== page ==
Love

How To Change The Kind Of Person You're Attracted To

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How many times have you heard someone say "I can’t help who I am attracted to"? Have you said this yourself? I agreed with this — until I decided to look deeper.

If there was a room full of 50 eligible people, I would be attracted to the addict/alcoholic.

After a couple of relationships with these types of people, I didn't want to deal with that relationship dynamic again. The problem was, these were the people I was attracted to.

To be clear, I wasn’t attracted to the alcoholism or the addiction. I would be attracted to someone and then I would find out that he was an addict or she had just come out of rehab or he was the child of an alcoholic. So I set myself to figure out how to change the kind of person I was attracted to.

My first step was identifying that we all have attraction patterns.

Most of the things that make up these patterns are subconscious. The people we are attracted to often feel familiar to us.

Sometimes, it is impossible to explain why, but they just do. Often, there are things about the person that remind us of our families of origin. We often are often attracted to people who remind us on deep levels of our parents.

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In my case, neither parent was an addict or alcoholic but there was addiction in the wider family. When I analyzed this attraction further, I identified that it wasn’t the addiction I was attracted to — it was the adrenaline-seeking aspect.

How to change the kind of person you're attracted to

1. Describe your former loves to yourself.

It may be hard to believe that you have a common pattern. Your past loves are all so different! But, are they really?

Try describing each ex in detail — physically, personality, good habits, bad habits, things you loved, things you hated, hobbies, jobs. Make it a really detailed description.

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2. Looks for patterns and similarities between them.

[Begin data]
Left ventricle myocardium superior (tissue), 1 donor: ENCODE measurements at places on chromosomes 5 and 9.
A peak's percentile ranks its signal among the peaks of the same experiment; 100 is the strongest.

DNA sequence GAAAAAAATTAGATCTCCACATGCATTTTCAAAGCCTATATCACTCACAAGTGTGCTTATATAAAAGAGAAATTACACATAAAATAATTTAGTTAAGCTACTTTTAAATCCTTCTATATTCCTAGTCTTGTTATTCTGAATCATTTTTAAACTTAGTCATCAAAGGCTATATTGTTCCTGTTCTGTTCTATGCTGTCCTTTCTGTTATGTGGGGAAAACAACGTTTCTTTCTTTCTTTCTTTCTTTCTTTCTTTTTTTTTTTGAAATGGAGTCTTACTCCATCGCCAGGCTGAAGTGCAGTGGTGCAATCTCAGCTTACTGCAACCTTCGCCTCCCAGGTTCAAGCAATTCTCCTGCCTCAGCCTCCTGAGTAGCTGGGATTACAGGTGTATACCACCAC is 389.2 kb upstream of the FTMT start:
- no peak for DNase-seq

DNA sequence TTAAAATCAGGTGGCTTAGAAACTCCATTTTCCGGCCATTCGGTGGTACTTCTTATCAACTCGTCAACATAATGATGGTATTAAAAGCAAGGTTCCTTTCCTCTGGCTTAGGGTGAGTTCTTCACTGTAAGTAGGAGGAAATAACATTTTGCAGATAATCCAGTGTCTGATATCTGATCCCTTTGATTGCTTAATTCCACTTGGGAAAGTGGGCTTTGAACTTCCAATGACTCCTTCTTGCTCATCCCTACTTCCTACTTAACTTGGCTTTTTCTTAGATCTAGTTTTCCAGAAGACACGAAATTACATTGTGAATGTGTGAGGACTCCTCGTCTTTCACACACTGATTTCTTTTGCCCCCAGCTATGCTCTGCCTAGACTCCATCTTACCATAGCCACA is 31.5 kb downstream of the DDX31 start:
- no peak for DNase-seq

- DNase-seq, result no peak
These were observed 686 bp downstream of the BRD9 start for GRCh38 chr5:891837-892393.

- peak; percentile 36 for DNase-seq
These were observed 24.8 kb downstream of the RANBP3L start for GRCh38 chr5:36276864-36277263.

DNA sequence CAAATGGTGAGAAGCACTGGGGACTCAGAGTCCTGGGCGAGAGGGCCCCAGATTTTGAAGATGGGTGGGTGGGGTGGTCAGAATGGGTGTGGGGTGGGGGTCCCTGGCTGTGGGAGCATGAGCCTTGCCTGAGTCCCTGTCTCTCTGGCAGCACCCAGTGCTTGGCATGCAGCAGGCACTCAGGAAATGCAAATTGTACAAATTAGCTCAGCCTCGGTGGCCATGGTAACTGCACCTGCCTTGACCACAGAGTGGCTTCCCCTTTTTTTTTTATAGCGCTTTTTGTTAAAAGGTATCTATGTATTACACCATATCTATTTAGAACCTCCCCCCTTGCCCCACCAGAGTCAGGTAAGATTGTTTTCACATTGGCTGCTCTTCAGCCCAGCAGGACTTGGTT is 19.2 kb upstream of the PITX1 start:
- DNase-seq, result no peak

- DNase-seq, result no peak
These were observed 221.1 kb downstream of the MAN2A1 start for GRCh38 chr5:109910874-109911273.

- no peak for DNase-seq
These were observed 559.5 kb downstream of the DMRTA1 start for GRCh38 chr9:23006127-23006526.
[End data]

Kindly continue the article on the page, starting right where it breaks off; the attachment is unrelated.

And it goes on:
When you finish, have a look at and make a note of how many similarities there are. Highlight any big similarities or ones that would not have been obvious.

For me, the commonality was my exes having the edge that adrenaline seekers have. I found it to be irresistible. Another common trait that attracts me is confidence. Note what your own patterns and commonalities are.

3. Make a conscious decision to change the pattern.

Once you identify your patterns, it is possible to change them. If you know exactly what it is (people who enjoy adrenaline for example), you can look at the different ways of getting that same trait or feeling without the negative aspects.

To change your patterns, you might have to do some work on yourself so that you more deeply understand what you are looking for in that emotionally unavailable person or in that narcissistic person.

A lot of our patterns date back to our attachments in early life. To be able to change these patterns, you made need some therapy and/or some coaching.

Lots of our attraction patterns are based on our biological drives. For women, attraction changes over our cycles. When we are at peak fertility, we tend to find masculine qualities more attractive.

Smell and taste are also crucial in terms of attraction. You can change attractiveness by adding a scent you find enticing.

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4. Create a relationship wish list.

Though initial chemistry can almost compel us to focus on one person. Taking a step back and looking at the wider pool of possible partners can help us choose more wisely.

Attraction can be nurtured and grown. All you need is a spark. Spending time with the person and focusing on them more deeply can fan that spark into a flame. If the flame doesn’t catch, then simply let go and move on.

You can control who you're attracted to by learning how to grow those sparks and not restricting yourself to the attractions that are overwhelmingly compelling. You can also control your attractions by applying logic to your relationships.

I create a relationship and partner wish list with clients where they describe all aspects of their perfect relationship and perfect partner. Once the description is created, I have them prioritize aspects, identify deal breakers for relationships and identify ‘must haves’.

Clients refer to this detailed blueprint when they meet new people to remind them to inject some logic and planning back into the partner choosing process.

At 46 years old, I changed my lifelong pattern. I sought out and found someone who has that irresistible adrenaline edge, but isn’t an active alcoholic or addict.

We have been together seven years. If I can do it, anyone can.

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Dr. Lori Beth Bisbey is a psychologist and intimacy/sex coach who helps individuals, couples and polyamorous groups create their ideal last relationships.

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